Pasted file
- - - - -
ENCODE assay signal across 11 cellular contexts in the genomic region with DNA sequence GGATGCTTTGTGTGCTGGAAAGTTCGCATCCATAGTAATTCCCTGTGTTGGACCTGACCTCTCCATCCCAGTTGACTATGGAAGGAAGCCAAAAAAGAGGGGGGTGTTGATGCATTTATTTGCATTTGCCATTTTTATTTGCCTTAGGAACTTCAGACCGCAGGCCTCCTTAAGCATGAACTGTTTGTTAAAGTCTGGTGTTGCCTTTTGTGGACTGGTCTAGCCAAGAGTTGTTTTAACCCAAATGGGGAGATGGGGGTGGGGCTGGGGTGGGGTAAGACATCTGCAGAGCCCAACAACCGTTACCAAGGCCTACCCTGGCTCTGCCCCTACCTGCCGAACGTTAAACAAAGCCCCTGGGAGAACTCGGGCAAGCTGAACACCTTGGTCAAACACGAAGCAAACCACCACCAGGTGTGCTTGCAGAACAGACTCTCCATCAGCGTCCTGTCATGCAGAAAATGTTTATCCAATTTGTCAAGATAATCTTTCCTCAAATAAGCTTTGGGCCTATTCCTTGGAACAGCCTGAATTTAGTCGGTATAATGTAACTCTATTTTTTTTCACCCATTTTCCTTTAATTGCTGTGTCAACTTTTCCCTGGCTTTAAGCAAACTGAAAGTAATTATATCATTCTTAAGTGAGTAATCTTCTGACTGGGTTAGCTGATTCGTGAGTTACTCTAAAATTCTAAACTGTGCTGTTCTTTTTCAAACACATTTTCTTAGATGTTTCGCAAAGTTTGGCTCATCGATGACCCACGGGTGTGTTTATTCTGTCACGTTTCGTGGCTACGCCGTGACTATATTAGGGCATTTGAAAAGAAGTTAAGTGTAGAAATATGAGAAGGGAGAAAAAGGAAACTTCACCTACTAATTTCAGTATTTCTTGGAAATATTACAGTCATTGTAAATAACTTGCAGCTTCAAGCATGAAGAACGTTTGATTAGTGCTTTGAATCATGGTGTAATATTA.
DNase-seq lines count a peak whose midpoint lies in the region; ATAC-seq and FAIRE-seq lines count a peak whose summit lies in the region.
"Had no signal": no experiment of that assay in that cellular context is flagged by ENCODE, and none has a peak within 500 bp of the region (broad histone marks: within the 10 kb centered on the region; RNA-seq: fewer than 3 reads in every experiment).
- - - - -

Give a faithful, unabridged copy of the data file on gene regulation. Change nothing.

ENCODE assay signal across 11 cellular contexts in the genomic region with DNA sequence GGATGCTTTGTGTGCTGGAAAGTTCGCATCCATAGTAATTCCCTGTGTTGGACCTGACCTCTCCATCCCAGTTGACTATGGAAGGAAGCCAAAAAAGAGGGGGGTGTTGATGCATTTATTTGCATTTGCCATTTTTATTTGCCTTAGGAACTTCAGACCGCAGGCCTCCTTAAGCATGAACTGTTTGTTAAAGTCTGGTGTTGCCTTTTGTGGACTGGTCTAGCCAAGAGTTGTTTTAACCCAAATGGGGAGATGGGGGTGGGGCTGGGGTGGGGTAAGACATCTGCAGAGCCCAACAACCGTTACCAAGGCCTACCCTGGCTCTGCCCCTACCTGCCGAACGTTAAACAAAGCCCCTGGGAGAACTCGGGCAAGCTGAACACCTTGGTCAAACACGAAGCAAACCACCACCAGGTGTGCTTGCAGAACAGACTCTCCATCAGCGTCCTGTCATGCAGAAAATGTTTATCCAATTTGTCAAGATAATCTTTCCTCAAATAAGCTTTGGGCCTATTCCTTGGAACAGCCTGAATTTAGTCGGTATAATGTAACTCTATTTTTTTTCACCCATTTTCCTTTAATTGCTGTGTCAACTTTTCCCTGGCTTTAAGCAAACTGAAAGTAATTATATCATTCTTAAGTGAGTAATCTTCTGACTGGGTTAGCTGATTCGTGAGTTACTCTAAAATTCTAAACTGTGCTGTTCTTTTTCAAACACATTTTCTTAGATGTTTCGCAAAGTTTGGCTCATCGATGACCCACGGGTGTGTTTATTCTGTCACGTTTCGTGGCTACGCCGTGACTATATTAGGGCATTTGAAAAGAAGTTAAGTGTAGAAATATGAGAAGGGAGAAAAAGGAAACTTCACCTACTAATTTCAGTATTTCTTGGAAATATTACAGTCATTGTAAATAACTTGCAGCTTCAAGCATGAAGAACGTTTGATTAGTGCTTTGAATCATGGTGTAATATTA.
DNase-seq lines count a peak whose midpoint lies in the region; ATAC-seq and FAIRE-seq lines count a peak whose summit lies in the region.
"Had no signal": no experiment of that assay in that cellular context is flagged by ENCODE, and none has a peak within 500 bp of the region (broad histone marks: within the 10 kb centered on the region; RNA-seq: fewer than 3 reads in every experiment).